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Jul 24, 17

Occupy Bay Street Report-Back: Celebrating the Memory of Eric Garner

On July 17th, over a hundred people from all over New York City gathered for Occupy Bay Street in Tompkinsville Park, across the Street from the site where Eric Garner was murdered by the NYPD three years ago.  We occupied the park for the entire day, celebrating the memory of Eric Garner, and honoring his generosity to the community he loved. The event was organized by The Legacy Eric Garner Left Behind and sponsored by many grassroots organizations including the NYC IWW General Defense Committee, Staten Island Against Racism and Police Brutality, the Coalition to End Broken Windows, Afrikans Helping Afrikans and Why Accountability.

The atmosphere was festive and joyful, while at the same time sadness and anger over Garner’s murder has not abated. Children, including Garner’s youngest daughter Legacy, played in the park throughout the day, hoola hooping and coloring. NYC Parks, where Eric Garner had once worked, came through to help family, friends and their children plant perennials. Skill-shares included knitting for beginners and a self-defense demonstration by POP Gym for both adults and children. Cop Watchers were also present. Across the street, near where his memorial now stands, organizers – including members of Garner’s family – served free food.

Activists from various organizations spoke at Occupy Bay Street about issues largely affecting people of color, including police brutality, gentrification, and the school to prison pipeline. Musicians including Queen Blizzy, Phoebe Blue and the Make Baleaves, and Billy Pilgrim performed throughout the day, with songs touching upon these very same topics. In the evening, attendees participated in a Swipe it Forward action led by Why Accountability and the Coalition to End Broken Windows, drawing attention to fare evasion as the most common “Broken Windows” violation. Broken Windows, or the policy of severely cracking down on minor infractions in the belief that it will stymie more violent crimes, has led to the criminalization of an entire generation of poor and working-class people of color; Eric Garner was persistently harassed and ultimately murdered by the NYPD as a direct result of Broken Windows policies.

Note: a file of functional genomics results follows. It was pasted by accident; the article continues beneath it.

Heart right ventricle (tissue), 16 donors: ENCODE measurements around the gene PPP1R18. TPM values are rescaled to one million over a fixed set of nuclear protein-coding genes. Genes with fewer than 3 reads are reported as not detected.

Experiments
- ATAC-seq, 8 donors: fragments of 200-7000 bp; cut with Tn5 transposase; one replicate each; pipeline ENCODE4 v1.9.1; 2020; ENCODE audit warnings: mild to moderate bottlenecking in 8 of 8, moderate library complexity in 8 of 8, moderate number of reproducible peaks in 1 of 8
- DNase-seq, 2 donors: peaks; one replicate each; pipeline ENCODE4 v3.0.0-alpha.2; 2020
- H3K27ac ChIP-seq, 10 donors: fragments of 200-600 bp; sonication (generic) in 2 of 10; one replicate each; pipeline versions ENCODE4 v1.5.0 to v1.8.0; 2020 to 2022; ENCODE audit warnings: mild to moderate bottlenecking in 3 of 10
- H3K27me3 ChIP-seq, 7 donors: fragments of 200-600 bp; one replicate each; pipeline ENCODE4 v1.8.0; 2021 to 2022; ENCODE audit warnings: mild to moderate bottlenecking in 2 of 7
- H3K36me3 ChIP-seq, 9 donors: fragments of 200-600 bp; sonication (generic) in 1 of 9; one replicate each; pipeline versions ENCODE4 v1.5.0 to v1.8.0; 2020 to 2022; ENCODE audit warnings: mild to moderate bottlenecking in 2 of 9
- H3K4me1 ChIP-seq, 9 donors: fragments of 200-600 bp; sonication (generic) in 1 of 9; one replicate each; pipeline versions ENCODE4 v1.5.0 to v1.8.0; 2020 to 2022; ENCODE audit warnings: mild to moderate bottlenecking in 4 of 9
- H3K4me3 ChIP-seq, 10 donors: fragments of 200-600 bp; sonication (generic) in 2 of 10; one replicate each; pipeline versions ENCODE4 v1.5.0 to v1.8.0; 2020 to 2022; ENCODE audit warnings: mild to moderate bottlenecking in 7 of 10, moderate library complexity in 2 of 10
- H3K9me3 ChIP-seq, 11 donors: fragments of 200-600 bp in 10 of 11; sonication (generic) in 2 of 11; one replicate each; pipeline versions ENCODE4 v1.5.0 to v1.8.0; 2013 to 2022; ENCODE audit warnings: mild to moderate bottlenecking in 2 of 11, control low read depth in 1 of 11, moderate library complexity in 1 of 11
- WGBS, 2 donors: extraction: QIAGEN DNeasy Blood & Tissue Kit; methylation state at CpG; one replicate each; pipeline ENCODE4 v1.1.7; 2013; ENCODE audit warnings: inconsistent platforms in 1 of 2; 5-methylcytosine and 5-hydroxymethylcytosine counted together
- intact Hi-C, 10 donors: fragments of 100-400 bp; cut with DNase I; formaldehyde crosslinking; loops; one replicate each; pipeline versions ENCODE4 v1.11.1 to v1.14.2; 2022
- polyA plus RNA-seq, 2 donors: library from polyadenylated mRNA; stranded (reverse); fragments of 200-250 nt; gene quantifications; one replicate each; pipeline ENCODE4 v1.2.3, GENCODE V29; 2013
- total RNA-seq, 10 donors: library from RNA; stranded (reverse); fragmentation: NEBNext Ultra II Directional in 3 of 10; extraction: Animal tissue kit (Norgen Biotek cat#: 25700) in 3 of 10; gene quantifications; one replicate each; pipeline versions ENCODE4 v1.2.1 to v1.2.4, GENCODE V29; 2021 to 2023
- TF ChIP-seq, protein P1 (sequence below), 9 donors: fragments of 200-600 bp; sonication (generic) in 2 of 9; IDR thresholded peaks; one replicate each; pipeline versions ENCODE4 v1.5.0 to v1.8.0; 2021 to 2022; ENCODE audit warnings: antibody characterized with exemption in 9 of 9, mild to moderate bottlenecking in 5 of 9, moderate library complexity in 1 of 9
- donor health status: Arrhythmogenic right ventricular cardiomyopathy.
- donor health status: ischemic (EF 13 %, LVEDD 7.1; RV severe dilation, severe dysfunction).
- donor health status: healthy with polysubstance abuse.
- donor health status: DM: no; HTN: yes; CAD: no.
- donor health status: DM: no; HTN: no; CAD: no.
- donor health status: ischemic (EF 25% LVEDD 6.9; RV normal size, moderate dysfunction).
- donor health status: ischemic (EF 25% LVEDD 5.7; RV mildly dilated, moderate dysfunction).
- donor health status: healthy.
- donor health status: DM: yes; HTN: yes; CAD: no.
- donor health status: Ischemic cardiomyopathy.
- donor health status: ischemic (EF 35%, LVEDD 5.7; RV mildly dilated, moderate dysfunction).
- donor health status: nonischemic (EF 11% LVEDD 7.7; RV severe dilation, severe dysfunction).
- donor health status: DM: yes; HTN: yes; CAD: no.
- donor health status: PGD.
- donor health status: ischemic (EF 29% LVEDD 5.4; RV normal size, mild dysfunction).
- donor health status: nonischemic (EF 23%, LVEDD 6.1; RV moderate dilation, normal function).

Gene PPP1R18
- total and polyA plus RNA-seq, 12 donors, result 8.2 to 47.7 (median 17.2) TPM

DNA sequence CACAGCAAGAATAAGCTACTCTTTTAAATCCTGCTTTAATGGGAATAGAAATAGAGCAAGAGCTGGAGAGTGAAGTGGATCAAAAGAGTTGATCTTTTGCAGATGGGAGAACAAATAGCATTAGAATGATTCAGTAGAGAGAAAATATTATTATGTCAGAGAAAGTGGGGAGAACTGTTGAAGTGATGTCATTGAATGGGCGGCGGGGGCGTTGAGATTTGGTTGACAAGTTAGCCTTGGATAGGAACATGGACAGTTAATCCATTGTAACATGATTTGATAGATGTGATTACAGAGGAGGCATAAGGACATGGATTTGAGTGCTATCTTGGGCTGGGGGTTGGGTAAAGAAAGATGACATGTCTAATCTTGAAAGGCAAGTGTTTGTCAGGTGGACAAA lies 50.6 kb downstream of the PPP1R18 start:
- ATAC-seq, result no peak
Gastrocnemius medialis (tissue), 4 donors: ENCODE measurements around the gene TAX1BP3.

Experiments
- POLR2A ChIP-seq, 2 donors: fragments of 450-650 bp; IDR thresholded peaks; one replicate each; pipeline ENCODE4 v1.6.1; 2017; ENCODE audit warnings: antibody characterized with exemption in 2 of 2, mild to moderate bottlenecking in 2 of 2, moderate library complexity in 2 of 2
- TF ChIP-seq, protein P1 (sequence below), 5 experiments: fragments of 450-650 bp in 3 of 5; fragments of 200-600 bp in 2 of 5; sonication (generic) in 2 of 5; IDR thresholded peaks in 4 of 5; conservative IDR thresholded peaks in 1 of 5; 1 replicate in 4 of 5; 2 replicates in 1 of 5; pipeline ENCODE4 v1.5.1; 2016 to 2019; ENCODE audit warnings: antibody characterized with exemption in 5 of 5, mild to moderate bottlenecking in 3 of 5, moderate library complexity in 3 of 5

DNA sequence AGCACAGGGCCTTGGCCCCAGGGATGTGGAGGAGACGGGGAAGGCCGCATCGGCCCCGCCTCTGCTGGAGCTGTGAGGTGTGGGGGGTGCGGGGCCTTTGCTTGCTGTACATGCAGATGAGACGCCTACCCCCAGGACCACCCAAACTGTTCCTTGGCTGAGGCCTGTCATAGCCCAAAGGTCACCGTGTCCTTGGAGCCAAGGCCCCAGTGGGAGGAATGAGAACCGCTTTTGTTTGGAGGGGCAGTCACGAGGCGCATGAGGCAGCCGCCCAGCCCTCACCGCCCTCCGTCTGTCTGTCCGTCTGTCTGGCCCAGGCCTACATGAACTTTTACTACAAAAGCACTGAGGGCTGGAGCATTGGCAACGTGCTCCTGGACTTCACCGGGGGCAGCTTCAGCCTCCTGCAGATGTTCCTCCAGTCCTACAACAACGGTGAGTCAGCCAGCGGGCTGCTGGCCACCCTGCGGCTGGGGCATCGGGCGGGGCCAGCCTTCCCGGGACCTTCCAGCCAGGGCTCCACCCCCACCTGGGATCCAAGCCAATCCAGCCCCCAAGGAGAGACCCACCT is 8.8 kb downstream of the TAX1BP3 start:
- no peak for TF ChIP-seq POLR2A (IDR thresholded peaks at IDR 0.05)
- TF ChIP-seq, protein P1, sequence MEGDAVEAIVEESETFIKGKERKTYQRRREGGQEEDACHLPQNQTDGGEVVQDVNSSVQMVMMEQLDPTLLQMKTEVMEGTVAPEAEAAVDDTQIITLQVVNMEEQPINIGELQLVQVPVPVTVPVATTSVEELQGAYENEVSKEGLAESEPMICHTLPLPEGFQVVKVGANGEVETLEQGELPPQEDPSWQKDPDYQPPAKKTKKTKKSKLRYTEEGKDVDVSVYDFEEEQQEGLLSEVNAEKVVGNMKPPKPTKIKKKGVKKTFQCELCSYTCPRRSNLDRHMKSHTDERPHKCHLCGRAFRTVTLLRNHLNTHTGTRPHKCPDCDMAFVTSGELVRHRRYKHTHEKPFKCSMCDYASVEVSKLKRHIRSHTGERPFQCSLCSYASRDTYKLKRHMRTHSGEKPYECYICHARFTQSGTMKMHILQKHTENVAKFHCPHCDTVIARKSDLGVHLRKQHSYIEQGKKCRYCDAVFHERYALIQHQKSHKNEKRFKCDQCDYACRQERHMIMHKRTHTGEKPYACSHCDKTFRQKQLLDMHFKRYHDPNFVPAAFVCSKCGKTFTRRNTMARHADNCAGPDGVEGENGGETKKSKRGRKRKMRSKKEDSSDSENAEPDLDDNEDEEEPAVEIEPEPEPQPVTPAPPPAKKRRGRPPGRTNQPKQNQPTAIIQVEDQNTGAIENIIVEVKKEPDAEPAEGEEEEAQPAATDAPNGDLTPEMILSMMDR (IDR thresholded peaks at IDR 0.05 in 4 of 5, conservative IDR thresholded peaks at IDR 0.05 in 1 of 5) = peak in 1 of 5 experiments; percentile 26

While the police allowed events to proceed without much interference, they did come into the park on several occasions to harass homeless people. The same policies of Broken Windows policing that led to the death of Eric Garner continue to this day, causing the criminalization, imprisonment and death of black people across the country. This highlights the need for all of us to continue to build community power rooted in people – not politicians. To that end, Occupy Bay Street served a dual purpose of commemorating a man who loved giving back to his community, and also in building resistance to a system that criminalizes blackness and poverty.

Later that night, People’s Monday, NYC Shut It Down, and Black Live Matter of Greater New York joined the family, and activists that had remained from the morning at Eric Garner’s memorial and marched through the streets of Staten Island, along Richmond Terrace and Jersey St, past vertical and horizontal projects, chanting ”No Justice, No Peace”; “Black Lives Matter, Brown Lives Matter, Blue is a Job – That Shit don’t Matter”; and of course “Fuck The Police.” At first, NYPD threatened to arrest the marchers, but fell back after passing the 120th police precinct, at least in part because Staten Island, the whitest of the five boroughs, does not have a central bookings for the pigs to warehouse people expressing disdain or exercising their freedom of speech.

Teenagers greeted the marchers on the streets, as local children joined in on bikes. Then as the march wound down Jersey St, the local president of National Action Network ran across the march, ignoring Garner’s family, in order to hug the Staten Island Borough Commander of the NYPD, Edward Delatorre, who had been tailing the march all along – a symbol of how the interests of large entrenched institutions often stand in direction contradiction to the desires of the people that live in the neighborhoods they claim to represent.

The march ended back at Eric Garner’s memorial where activists read the facts of Eric Garner’s murder, spoke about the facts of police impunity, and talked about the direction of an autonomous grassroots Black Lives Matter Movement. The night ended with a circle of activists spilling into the street as they recited Assata’s Prayer. Eric Garner’s memory lives on, as the community that he loved has been strengthened in celebration of his spirit and in defiance against the racism and injustice that caused his death.

The Legacy Eric Garner Left Behind is now accepting donations for the second annual back-to-school give back for Eric Garner’s birthday on September 15th. Please donate here. 

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